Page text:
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Why Leadership Development Isn’t Developing Leaders

Today, businesses’ methods of developing leaders are not conducive to success. In fact, the exact opposite of what needs to be done is being carried out. To make matters worse, research suggests that one in three employees do not trust their employer. Deborah Rowland explains in an article for Harvard Business Review why the vast majority of leadership development programs are ineffective, and how they can be remedied.

Rethinking What Leading Is

Leadership programs are often simply set curricula delivered through individual-focused methods taught in a classroom. However, multiple studies have shown that successful leaders need to be intuitive, dynamic, collaborative, and grounded in here-and-now emotional intelligence—things the standard classroom does not always teach. So how do we develop this kind of leaders? Rowland shares four tips:

  1. Make it experimental.
  2. Influence participants’ “being” and not just their “doing.”
  3. Place development into its wider, systemic context.
  4. Enroll faculty who act less as experts and more as “Sherpas.”

Preplanned teaching schedules, content, lectures, and exercises simply make you think, not teach you how to lead through the proper channels. Neuroscience shows that we learn most, and retain that learning as changed behavior, when the emotional circuits within our brain are activated. How are those circuits activated? Through lived experience. Rowland calls this “living laboratory” leadership development. To do so, switch to constructing self-directed experiences for participants that replicate the precise context they need to lead in.

“Inner game,” or the capacity to tune into and regulate their emotional and mental states, is the first thing that leaders need to work on, according to Rowland’s research. Then what they actually need to do, or their “outer game,” can be developed:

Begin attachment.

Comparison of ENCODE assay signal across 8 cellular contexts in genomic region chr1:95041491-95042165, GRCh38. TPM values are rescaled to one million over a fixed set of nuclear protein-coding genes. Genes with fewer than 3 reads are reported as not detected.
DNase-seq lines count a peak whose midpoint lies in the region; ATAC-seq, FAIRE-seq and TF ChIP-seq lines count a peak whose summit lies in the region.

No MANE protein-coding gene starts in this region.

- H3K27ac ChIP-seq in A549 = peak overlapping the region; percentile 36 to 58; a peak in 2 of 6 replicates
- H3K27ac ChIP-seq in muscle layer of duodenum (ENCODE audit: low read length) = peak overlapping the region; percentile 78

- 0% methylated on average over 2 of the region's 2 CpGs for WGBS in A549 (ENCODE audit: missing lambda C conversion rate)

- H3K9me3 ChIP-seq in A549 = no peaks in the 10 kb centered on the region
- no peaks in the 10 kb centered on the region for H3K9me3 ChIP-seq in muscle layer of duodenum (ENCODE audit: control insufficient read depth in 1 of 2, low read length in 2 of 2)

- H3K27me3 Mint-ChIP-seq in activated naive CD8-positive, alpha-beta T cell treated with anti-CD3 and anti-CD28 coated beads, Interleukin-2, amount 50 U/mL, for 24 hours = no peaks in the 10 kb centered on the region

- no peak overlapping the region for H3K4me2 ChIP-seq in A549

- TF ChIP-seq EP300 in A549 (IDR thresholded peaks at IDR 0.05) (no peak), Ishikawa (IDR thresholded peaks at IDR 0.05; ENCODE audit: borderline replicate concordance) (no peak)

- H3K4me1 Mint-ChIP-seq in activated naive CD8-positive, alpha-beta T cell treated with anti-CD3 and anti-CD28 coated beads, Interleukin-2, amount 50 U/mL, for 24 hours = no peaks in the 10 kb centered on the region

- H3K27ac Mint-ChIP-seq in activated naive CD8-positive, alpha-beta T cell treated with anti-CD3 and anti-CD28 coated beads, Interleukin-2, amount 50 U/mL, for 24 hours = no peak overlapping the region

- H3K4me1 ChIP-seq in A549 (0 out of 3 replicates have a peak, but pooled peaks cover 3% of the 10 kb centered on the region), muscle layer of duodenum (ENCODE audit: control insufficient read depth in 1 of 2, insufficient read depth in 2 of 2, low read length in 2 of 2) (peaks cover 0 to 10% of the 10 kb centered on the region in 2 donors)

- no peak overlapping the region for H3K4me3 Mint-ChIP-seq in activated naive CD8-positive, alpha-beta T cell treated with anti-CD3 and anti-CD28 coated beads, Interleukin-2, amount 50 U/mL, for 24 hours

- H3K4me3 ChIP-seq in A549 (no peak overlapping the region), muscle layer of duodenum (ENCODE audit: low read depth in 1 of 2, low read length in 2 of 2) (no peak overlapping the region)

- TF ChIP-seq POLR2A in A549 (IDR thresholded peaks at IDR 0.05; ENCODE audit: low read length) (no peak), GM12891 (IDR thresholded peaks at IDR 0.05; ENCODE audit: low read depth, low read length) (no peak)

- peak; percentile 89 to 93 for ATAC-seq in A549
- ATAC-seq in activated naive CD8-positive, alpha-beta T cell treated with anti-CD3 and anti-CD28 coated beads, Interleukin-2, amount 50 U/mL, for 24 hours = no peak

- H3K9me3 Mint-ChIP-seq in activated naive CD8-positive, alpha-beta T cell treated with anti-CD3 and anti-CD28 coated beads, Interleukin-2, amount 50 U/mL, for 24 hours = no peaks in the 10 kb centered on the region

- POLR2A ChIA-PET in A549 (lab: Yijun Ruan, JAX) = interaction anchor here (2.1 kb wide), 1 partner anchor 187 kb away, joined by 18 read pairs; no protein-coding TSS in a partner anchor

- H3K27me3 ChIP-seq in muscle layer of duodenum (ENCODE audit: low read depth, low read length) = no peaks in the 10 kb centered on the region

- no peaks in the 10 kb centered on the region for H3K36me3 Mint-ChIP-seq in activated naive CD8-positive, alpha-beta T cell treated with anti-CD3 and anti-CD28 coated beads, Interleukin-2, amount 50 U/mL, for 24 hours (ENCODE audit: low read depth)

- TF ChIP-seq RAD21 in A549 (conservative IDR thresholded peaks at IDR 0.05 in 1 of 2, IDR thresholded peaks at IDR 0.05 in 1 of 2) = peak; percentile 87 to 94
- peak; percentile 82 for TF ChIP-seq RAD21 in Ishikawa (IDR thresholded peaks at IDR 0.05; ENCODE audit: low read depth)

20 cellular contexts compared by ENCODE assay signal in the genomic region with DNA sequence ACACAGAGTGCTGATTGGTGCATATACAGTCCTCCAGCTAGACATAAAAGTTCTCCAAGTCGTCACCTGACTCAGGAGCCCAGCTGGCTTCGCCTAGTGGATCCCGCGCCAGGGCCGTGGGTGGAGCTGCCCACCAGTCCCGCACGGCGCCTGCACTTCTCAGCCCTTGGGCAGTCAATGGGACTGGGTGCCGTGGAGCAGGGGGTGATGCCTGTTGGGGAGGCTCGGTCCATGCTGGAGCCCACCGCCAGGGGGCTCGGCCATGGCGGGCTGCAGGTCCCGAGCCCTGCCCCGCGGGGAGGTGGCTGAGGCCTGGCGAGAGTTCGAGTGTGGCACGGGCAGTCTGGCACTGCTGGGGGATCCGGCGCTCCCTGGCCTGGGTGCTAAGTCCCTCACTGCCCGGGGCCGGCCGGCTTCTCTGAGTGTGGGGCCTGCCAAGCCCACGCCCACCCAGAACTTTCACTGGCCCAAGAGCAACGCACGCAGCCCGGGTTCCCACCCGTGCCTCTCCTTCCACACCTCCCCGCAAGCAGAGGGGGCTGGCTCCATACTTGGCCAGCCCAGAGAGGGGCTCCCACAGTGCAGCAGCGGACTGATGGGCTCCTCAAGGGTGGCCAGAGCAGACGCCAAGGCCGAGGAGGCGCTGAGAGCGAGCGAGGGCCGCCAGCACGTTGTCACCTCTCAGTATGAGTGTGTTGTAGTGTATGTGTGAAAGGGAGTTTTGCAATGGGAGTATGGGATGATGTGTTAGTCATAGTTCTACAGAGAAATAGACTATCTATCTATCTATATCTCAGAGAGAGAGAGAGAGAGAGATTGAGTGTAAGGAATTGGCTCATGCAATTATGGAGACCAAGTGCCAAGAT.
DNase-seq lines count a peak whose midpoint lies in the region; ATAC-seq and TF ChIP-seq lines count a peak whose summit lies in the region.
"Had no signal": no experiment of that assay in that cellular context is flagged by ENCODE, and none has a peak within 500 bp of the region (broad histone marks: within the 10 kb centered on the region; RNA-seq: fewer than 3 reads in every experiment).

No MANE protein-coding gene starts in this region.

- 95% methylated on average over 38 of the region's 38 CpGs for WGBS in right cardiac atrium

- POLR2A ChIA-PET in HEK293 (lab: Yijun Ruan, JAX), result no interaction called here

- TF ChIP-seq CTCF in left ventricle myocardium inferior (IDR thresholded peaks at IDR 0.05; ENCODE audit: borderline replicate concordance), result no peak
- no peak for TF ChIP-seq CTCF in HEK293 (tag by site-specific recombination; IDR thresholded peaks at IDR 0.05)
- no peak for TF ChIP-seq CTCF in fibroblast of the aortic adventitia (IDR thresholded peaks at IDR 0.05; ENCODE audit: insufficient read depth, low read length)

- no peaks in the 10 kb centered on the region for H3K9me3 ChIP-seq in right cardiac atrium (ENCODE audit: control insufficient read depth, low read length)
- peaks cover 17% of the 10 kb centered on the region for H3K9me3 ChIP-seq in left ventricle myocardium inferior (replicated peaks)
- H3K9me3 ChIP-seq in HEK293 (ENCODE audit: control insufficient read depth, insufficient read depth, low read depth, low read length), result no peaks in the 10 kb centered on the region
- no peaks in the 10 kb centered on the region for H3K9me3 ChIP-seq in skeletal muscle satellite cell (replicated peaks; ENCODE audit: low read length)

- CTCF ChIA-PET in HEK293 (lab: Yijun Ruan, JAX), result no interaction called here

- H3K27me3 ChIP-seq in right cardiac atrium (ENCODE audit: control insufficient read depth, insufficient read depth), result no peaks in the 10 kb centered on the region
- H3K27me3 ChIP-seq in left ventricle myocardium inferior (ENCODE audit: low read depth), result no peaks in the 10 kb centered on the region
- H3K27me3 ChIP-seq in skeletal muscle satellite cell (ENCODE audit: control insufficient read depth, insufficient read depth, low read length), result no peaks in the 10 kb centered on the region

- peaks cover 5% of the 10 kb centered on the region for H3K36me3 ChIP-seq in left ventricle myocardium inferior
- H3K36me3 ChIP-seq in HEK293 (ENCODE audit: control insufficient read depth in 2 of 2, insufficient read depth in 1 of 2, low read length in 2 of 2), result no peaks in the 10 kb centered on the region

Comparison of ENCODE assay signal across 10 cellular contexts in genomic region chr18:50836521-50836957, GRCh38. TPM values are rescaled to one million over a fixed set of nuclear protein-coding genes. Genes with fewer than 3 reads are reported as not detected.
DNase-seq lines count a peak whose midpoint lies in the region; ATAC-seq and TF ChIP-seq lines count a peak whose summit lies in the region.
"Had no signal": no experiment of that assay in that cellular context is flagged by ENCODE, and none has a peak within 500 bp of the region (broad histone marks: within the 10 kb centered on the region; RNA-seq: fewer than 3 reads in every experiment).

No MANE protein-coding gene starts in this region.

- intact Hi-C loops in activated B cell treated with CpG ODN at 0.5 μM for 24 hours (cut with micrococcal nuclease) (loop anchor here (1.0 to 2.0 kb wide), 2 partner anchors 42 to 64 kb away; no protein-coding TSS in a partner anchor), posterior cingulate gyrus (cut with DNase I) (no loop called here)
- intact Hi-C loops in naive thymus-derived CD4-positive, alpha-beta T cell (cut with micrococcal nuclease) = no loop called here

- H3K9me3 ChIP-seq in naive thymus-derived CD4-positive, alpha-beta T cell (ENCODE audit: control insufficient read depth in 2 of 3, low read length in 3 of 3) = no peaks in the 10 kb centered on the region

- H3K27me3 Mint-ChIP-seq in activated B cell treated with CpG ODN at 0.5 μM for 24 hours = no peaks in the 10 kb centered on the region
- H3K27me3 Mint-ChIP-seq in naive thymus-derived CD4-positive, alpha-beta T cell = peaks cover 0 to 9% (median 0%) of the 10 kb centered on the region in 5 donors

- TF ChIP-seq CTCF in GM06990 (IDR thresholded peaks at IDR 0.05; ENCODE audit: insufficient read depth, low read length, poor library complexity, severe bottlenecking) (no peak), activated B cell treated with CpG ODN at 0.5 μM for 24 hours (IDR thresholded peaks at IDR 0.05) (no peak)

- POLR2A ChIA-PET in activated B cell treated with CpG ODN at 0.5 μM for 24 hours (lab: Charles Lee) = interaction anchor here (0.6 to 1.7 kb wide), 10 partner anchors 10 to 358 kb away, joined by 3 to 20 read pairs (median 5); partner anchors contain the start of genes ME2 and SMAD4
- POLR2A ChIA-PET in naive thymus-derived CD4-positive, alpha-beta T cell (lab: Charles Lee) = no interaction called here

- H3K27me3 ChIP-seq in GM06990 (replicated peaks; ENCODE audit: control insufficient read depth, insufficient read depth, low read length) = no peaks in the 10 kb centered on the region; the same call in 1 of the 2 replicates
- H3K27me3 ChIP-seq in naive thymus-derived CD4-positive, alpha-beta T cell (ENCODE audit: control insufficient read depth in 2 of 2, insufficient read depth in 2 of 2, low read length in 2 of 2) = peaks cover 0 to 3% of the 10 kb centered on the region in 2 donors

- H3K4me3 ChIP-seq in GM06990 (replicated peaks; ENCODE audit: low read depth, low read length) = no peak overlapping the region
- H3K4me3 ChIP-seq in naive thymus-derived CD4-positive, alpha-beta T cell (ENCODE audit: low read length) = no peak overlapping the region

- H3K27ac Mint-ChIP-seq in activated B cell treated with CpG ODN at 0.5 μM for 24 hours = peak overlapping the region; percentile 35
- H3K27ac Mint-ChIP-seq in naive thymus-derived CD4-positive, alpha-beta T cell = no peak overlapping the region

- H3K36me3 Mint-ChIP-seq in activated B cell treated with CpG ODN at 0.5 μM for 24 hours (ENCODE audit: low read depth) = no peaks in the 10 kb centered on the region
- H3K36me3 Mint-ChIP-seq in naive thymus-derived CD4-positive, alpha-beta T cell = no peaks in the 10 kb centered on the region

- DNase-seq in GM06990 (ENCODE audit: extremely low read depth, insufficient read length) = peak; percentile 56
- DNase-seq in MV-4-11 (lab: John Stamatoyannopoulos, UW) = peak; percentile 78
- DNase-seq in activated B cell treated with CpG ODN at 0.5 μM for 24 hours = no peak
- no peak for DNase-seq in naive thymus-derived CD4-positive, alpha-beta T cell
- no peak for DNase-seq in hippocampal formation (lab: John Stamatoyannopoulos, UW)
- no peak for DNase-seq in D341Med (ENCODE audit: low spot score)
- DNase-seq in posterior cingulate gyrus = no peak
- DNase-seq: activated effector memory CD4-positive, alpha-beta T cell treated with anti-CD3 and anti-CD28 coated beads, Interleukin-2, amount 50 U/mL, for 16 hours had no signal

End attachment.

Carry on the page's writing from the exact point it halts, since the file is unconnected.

It’s very hard for leaders to have courageous conversations about unhelpful reality until they can regulate their anxiety about appearing unpopular and until they’ve built their systemic capacity to view disturbance as transformational, not dysfunctional.

When leaders attend conferences and return with a shifted mindset, they are often set back because they return to companies who are still stuck in old routines. So we need to use the lived leadership development experience as an opportunity to tune into and shift that old system.

The last part of better leadership programs is making sure the people who lead these programs are competent and carry their respective shares of the load–hence, Sherpas. They should be able to operate across different types of leadership methodologies and dynamic environments. To make this possible, these people should be continuous learners themselves.

You can access the original article here:

About Melissa Colon

Melissa is a staff writer for AITS, with a background in journalism. She has previously written for York Dispatch and York Daily Record.

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